Skip to main page content
Access keys NCBI Homepage MyNCBI Homepage Main Content Main Navigation
. 2009 Sep;5(9):e1000661.
doi: 10.1371/journal.pgen.1000661. Epub 2009 Sep 18.

Meiotic Recombination in Human Oocytes

Affiliations
Free PMC article

Meiotic Recombination in Human Oocytes

Edith Y Cheng et al. PLoS Genet. .
Free PMC article

Abstract

Studies of human trisomies indicate a remarkable relationship between abnormal meiotic recombination and subsequent nondisjunction at maternal meiosis I or II. Specifically, failure to recombine or recombination events located either too near to or too far from the centromere have been linked to the origin of human trisomies. It should be possible to identify these abnormal crossover configurations by using immunofluorescence methodology to directly examine the meiotic recombination process in the human female. Accordingly, we initiated studies of crossover-associated proteins (e.g., MLH1) in human fetal oocytes to analyze their number and distribution on nondisjunction-prone human chromosomes and, more generally, to characterize genome-wide levels of recombination in the human female. Our analyses indicate that the number of MLH1 foci is lower than predicted from genetic linkage analysis, but its localization pattern conforms to that expected for a crossover-associated protein. In studies of individual chromosomes, our observations provide evidence for the presence of "vulnerable" crossover configurations in the fetal oocyte, consistent with the idea that these are subsequently translated into nondisjunctional events in the adult oocyte.

Conflict of interest statement

The authors have declared that no competing interests exist.

Figures

Figure 1
Figure 1. Representative images from (A) leptotene, (B) zygotene, and (C) pachytene stage human fetal oocytes.
Antibodies against SYCP3 (representing the axial elements of the synaptonemal complex) are visualized in red and against the DNA mismatch repair protein MLH1 in green, and CREST antiserum-positive signals (recognizing centromeric regions) are visualized in blue.
Figure 2
Figure 2. Chromosomal locations of MLH1 foci on chromosome 13 (Figure 2), considered by the number of MLH1 foci per SC.
Figure 3
Figure 3. Chromosomal locations of MLH1 foci on chromosome 16, considered by the number of MLH1 foci per SC.
Figure 4
Figure 4. Chromosomal locations of MLH1 foci on chromosome 17, considered by the number of MLH1 foci per SC.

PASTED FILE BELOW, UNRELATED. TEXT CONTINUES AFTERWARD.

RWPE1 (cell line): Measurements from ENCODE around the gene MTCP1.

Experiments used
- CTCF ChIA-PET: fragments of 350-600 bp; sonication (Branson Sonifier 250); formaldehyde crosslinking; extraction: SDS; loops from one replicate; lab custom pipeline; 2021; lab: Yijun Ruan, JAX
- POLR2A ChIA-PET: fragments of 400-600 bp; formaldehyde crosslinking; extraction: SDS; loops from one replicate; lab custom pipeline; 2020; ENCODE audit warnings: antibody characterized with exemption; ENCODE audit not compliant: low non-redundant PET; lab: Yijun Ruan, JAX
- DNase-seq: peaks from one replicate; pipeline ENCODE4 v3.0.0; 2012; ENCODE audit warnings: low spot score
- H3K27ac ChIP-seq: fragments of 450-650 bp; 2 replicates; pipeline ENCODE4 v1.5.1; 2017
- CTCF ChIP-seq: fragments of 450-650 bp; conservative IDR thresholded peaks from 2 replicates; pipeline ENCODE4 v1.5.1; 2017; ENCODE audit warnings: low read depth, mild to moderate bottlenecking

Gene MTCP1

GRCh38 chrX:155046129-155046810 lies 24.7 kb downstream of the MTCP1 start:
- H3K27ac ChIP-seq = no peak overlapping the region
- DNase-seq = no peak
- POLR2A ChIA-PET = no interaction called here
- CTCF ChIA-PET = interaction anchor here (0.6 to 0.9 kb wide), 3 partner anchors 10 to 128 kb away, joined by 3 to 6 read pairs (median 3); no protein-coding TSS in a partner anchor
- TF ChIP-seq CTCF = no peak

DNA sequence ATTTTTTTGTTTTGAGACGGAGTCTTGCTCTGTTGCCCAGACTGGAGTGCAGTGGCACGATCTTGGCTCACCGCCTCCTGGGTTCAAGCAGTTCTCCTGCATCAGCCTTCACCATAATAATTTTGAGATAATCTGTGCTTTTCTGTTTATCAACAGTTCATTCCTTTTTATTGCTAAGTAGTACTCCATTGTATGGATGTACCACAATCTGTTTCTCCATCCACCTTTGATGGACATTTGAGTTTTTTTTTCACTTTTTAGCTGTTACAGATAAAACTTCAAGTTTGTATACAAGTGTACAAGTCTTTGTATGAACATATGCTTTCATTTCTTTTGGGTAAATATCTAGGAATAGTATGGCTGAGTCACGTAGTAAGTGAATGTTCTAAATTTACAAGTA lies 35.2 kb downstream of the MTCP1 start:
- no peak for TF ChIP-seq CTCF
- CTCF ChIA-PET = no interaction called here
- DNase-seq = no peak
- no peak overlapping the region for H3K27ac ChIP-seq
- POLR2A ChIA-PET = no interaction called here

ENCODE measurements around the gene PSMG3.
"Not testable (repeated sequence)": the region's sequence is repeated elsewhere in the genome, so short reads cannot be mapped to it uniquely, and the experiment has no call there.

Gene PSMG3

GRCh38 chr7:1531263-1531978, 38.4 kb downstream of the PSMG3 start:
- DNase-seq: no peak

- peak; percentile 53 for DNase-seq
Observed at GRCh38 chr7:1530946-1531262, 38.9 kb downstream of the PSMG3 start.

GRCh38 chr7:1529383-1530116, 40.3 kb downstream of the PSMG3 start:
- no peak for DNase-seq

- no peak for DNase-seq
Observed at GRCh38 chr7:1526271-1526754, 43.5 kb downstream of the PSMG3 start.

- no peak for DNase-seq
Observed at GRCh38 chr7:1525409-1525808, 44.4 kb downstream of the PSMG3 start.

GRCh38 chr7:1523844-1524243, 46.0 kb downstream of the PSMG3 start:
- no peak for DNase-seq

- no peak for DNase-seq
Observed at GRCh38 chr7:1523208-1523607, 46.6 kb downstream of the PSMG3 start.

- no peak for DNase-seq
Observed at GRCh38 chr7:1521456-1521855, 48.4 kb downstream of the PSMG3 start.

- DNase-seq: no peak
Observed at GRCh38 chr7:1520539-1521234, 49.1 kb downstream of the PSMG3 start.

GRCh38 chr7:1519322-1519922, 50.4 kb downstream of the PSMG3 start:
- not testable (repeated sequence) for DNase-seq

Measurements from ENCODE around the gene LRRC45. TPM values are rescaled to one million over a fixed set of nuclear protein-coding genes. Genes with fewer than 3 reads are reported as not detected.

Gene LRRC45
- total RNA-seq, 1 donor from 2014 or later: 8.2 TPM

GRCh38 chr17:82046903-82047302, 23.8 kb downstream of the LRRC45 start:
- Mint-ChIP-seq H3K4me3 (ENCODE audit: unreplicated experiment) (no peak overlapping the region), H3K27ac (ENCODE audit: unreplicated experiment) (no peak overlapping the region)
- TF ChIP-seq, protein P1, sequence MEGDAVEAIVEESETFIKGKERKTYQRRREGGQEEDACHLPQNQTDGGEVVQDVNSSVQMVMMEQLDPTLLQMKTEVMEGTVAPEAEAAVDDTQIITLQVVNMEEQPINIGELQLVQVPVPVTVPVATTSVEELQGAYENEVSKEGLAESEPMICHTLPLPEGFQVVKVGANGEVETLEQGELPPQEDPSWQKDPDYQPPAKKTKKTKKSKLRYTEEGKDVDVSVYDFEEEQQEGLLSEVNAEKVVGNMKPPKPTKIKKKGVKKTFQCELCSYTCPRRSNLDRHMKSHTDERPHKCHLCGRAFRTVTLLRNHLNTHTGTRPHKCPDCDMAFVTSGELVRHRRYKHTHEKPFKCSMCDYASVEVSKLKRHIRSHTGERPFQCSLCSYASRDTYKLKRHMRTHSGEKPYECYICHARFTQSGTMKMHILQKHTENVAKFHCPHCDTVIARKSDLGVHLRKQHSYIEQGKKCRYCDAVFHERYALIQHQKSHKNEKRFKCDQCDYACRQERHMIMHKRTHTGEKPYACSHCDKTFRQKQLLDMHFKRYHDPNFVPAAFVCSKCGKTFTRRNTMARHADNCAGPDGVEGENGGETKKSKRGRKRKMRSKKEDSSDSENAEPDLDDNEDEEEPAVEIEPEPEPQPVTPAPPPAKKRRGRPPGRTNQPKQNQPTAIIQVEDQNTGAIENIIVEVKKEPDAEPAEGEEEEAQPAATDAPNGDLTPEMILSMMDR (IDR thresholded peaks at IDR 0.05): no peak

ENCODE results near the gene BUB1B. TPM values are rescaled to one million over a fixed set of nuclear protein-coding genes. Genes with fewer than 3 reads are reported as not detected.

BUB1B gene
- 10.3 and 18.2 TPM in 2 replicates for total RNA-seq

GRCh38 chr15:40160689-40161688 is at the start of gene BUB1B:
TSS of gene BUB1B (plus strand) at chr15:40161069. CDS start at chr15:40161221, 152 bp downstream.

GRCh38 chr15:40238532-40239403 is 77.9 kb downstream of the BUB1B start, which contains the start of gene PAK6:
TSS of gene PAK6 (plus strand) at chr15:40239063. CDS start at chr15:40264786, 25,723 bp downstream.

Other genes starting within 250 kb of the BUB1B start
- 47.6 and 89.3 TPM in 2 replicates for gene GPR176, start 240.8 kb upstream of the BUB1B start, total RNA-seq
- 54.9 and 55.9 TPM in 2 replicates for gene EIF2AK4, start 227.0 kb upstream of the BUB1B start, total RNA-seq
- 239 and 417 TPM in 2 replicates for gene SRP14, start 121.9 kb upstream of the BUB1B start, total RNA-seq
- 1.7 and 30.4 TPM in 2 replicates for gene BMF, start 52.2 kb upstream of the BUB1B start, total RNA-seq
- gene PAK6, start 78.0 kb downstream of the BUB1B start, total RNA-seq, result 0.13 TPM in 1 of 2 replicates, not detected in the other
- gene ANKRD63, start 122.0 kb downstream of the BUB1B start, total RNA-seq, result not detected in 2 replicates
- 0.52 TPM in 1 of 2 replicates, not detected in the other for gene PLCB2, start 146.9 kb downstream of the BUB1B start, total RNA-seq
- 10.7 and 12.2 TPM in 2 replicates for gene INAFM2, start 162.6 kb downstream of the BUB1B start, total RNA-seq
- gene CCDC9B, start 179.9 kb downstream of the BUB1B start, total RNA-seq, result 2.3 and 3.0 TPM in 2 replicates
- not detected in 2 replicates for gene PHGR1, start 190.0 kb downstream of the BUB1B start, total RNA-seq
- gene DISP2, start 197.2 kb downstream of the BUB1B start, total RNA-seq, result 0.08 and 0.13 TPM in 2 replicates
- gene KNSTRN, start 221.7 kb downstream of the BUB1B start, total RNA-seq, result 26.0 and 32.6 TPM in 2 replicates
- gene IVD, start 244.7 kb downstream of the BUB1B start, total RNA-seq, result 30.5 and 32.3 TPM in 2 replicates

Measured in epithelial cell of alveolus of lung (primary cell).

Figure 5
Figure 5. Chromosomal locations of MLH1 foci on chromosome 18, considered by the number of MLH1 foci per SC.
Figure 6
Figure 6. Chromosomal locations of MLH1 foci on chromosome 21, considered by the number of MLH1 foci per SC.
Figure 7
Figure 7. Chromosomal locations of MLH1 foci on chromosome 22, considered by the number of MLH1 foci per SC.
Figure 8
Figure 8. Estimates of coincidence (and 95% confidence intervals) for intervals of different lengths on chromosomes 13, 16, 17, 18, 21, and 22.
For this analysis, coincidence was defined as: Pr (MLH1 foci in both intervals)/Pr (MLH1 focus in interval 1)×Pr (MLH1 focus in interval 2). Evidence for positive interference is denoted by coincidence values<1.0. For example, for chromosome 13, coincidence values were significantly under 1.0 over one, two, and three intervals, indicating that the presence of an MLH1 focus inhibited the presence of a second focus over as many as three intervals (e.g., from the p arm telomeric interval to the p arm proximal interval). Similarly, for chromosome 18 the effect extended over two intervals (e.g., from the p arm telomeric interval to the p arm medial interval).
Figure 9
Figure 9. Analysis of the location of adjacent short (p) arm and long (q) arm exchanges on chromosomes 16, 17, and 18.
For bivalents involving chromosomes 16, 17, and 18 in which we observed a single MLH1 focus on the p arm and a single MLH1 focus on the q arm, we examined the location of the p arm focus (centomeric/proximal, medial or distal/telomeric), ordered by the location of the q arm focus.

Similar articles

See all similar articles

Cited by 40 articles

See all "Cited by" articles

References

    1. Hassold T, Hall H, Hunt P. The origin of human aneuploidy: where we have been, where we are going. Hum Mol Genet. 2007;16 Spec No. 2:R203–208. - PubMed
    1. Hall HE, Chan ER, Collins A, Judis L, Shirley S, et al. The origin of trisomy 13. Am J Med Genet A. 2007;143:2242–2248. - PubMed
    1. Bugge M, Collins A, Hertz JM, Eiberg H, Lundsteen C, et al. Non-disjunction of chromosome 13. Hum Mol Genet. 2007;16:2004–2010. - PubMed
    1. Robinson WP, Kuchinka BD, Bernasconi F, Petersen MB, Schulze A, et al. Maternal meiosis I non-disjunction of chromosome 15: dependence of the maternal age effect on level of recombination. Hum Mol Genet. 1998;7:1011–1019. - PubMed
    1. Hassold TJ, Pettay D, Freeman SB, Grantham M, Takaesu N. Molecular studies of non-disjunction in trisomy 16. J Med Genet. 1991;28:159–162. - PMC - PubMed

Publication types

MeSH terms

Feedback